A credit report includes information on where you live, how you pay your bills, whether you have been sued or arrested, or have filed bankruptcy. Nationwide credit reporting companies sell information in your report to creditors, insurers, employers and other businesses that use it to evaluate your applications for credit, insurance, employment or renting a home. Information in your credit report will help determine your credit score. To read more about the credit report, please visit http://www.consumer.ftc.gov/articles/0155-free-credit-reports.
Getting your free credit report
By law, you are entitled to one free credit report annually from each of the the three credit reporting companies (TransUnioin, Equifax and Experian). This can be done at:
This is the only website to get your free annual credit report entitled to you by law. Other websites likely have hidden costs so be aware of this important site.
Be sure to space out your requests so that you can get a free report from one of the bureaus every four months over the course of a year. Review the report for any new accounts that you did not authorize opening or any delinquiencies or unpaid balances due. Follow the bureau's instructions if you find fraudulent transactions. There may often be mistakes on your report that can affect your overall credit score, so pulling a free report and correcting errors is a good practice.
A credit score is a numerical prediction on how risky it is to lend money to you. The most common credit score used is by the FICO Company (known as your FICO score). The score is used by lenders to help determine whether a person qualifies for credit cards, loans or services. Most credit scores estimate the risk a company incurs by lending you money-- specifically the likelihood that the person will make payments on time in the next two to three years. Generally, the higher the score, the less risk you represent. Although you can receive free credit reports, the score is typically purchased from any of the three credit reporting companies (TransUnion, Equifax, Experian). Visit www.annualcreditreport.com and click on "Frequently Asked Questions" for more information.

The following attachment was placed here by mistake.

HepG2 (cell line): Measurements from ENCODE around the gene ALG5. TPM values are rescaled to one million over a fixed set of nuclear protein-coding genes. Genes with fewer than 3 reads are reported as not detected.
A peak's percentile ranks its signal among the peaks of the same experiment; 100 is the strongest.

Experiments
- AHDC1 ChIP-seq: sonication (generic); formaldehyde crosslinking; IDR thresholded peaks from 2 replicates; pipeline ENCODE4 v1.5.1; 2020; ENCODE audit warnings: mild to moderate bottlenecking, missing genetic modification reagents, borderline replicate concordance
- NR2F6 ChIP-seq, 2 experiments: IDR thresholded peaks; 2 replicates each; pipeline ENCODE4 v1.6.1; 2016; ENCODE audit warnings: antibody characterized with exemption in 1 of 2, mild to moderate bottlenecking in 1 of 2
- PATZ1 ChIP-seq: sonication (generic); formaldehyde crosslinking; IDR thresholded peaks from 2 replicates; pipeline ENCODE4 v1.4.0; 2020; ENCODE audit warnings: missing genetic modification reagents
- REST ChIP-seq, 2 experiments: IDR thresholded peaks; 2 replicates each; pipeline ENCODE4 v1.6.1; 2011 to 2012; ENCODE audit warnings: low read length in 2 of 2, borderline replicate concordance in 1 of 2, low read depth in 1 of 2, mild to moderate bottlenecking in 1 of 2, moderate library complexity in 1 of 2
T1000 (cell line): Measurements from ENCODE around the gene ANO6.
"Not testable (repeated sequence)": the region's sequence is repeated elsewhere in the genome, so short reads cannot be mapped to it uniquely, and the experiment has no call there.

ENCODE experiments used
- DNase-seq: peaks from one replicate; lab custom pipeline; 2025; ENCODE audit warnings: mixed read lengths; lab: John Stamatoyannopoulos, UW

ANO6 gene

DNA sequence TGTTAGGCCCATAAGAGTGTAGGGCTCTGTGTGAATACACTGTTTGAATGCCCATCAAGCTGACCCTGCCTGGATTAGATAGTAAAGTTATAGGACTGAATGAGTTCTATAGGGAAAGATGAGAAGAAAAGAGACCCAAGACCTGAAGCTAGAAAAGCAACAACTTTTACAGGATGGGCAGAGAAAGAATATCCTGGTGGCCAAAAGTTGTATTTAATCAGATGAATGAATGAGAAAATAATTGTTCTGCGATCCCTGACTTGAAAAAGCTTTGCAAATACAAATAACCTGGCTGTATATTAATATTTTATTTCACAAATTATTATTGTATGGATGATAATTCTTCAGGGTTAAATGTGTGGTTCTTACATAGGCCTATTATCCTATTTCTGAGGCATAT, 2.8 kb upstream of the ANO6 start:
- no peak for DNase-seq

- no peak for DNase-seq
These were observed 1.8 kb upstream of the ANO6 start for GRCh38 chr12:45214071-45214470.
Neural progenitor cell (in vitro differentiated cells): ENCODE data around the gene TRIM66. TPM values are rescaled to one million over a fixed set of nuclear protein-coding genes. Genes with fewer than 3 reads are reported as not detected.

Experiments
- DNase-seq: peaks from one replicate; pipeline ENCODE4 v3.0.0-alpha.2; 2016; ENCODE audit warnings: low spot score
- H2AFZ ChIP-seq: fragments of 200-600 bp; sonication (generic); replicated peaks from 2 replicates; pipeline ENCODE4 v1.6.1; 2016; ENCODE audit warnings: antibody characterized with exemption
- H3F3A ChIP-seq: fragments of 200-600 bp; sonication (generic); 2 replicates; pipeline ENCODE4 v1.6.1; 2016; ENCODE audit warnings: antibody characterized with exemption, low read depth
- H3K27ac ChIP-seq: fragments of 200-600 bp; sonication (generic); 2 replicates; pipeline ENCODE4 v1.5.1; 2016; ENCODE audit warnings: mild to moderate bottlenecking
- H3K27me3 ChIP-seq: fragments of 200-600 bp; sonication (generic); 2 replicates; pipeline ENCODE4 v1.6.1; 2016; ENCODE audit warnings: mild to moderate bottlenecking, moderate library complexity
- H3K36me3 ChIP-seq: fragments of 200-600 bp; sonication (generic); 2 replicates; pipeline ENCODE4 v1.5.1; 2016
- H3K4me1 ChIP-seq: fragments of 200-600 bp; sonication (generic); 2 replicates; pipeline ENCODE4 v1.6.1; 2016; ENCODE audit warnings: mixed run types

Your FICO score considers both positive and negative information in your credit report. Late payments will lower your FICO score, but establishing (or re-establishing) a good track record of making on-time payments will raise your score. Consider the following chart from http://www.myfico.com/crediteducation/whatsinyourscore.aspx
To learn more about your score and the five categories that comprise it, please visit http://www.myfico.com/crediteducation/whatsinyourscore.aspx
Find out tips on how to establish good credit.